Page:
Fanno Creek Greenway

GreenWorks has hired by Clean Water Services on a multi-disciplinary team lead by HDR to restore a segment of Fanno Creek and improve the Fanno Creek Trail in downtown Tigard. GreenWorks’ role on the project is to provide trail design for a quarter mile segment of the 15-mile regional trail that extends from Tualatin to Portland through Tigard. The creek enhancements include restoring a previously straightened portion of the creek to a natural, meandering alignment that will improve hydrologic function of the creek and adjacent floodplain. The Fanno Creek Trail improvements mimic the new creek alignment to draw pedestrians and bikers further into the park to experience the natural environment. The project also included replacing an old bridge, elevated to improve stream hydrology and maximize trail function for cyclists using the Fanno Creek Trail.

Fanno creek remeander under construction from the sky
Bridge crosses fanno creek with cement and rock ringed overlook in foreground
fanno Creek trail winding toward bridge over creek under construction
Illustration of proposed remeander of fanno creek showing creek winding through neighborhood

Gateway Green


Gateway Green is a 25-acre site located in East Portland at the confluence of two major freeways. This previously unused remnant landscape has a host of complicated public access challenges making the prospect of creating a park seemingly impossible. Community leaders and advocates who saw a potential for reclaiming this forgotten landscape have been instrumental in framing a vision and rallying support for developing the site into a usable park space. 


Because of the challenges Gateway Green presented—its size, unique terrain, close proximity to light rail, and lack of adequate access for pedestrians—off-road cycling was identified as one of the many viable, long-term uses envisioned for the site. In 2017, temporary off-road bike trails were constructed as a means to activate the site and deter homeless camping. The immediate success of the bike facilities has brought local and national recognition to the project, which in turn has given the City of Portland and the project partners motivation and support to push forward with refining the long-term vision to include other uses.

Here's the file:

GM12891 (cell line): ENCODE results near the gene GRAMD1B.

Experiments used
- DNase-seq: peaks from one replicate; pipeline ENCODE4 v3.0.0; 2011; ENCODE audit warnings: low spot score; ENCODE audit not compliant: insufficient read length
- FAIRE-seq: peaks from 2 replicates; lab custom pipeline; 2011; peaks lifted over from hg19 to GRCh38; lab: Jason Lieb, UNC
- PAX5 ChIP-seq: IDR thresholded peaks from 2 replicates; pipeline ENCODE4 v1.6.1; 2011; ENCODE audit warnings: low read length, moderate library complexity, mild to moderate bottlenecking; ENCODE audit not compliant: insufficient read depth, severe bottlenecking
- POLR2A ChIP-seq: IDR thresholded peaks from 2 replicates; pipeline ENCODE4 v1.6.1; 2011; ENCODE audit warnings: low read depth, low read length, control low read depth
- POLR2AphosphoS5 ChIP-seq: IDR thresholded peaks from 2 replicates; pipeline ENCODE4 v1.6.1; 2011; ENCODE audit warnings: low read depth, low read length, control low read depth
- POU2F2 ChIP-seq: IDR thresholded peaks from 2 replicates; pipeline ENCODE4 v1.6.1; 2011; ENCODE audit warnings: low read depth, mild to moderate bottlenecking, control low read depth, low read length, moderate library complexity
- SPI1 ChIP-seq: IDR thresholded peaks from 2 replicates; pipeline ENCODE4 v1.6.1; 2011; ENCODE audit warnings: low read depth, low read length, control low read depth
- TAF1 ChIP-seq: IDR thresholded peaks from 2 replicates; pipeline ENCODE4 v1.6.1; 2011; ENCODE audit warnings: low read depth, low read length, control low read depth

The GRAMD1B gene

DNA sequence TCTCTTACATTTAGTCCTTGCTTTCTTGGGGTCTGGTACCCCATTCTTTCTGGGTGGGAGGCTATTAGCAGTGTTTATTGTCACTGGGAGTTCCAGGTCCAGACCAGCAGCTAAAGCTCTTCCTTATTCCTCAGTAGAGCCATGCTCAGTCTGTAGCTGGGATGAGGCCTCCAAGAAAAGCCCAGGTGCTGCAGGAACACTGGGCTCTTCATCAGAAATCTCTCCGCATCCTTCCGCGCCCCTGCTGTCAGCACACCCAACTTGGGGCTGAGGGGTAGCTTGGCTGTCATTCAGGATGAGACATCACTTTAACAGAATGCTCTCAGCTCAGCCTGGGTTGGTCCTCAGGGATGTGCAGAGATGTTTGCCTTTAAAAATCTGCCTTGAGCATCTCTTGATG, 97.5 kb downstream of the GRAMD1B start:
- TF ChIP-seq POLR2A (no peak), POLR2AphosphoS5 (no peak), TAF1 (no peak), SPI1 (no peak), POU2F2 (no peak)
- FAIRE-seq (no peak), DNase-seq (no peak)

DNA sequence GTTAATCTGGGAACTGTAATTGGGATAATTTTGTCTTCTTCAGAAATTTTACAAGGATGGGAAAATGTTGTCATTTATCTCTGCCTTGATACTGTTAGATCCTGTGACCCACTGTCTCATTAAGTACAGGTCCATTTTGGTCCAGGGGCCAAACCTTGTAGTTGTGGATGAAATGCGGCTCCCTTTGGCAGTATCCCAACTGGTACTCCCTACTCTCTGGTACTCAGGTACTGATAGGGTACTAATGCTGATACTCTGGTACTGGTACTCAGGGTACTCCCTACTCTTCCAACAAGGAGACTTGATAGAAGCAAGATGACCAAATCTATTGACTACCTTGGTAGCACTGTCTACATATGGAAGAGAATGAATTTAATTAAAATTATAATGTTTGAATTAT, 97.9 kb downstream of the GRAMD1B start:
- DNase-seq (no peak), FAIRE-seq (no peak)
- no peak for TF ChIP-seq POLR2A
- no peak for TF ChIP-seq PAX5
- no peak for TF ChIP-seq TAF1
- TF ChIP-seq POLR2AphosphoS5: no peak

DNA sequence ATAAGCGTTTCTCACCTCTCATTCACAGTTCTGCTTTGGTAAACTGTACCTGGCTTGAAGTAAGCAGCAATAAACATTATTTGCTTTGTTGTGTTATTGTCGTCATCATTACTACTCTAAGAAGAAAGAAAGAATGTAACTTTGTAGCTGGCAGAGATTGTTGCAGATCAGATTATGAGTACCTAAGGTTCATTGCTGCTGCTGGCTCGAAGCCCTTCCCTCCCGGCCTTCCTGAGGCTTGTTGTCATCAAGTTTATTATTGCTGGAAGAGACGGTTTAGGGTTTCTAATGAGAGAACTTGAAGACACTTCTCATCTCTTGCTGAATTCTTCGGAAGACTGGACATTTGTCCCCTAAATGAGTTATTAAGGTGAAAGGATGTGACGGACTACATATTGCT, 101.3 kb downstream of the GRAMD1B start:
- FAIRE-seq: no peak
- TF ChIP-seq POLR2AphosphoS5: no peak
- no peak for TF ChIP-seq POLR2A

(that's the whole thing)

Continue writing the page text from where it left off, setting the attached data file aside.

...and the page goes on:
A plan has recently been developed to guide future work to restore habitat, improve access, and enhance other recreational activities. The crux of the design challenge has been to create a plan that balances active and passive uses along with innovative urban habitat restoration. 


Robust support for developing the site has been led by the highly visible and active group, Friends of Gateway Green (FoGG). Since 2008, FoGG has envisioned Gateway Green as a place that could provide a much-needed site for off-road cycling, and other outdoor recreation in East Portland. FoGG’s advocacy and partnership building has made the project become a reality.

Reed's Crossing

Drone shot from 400 feet up of new suburb under construction with patchy clouds

GreenWorks has been working collaboratively with Newland Communities to design a 23-acre greenway at Reed’s Crossing, a master planned community in Hillsboro, Oregon.

The greenway links both the community internally and adjacent neighborhoods by the multi-modal trail network traversing the site. The greenway also supports riparian habitat, passive and active recreation, and open space preservation. In addition to the greenway itself, GreenWorks has designed several parks within the community, including Discovery Park, where residents and students from Hillsboro School District can experience STEM/STEAM learning and nature-based play.

GreenWorks provided conceptual design services for park and open space development, including planting plans, tree preservation and park diagrams, and an extensive bike and pedestrian trail design.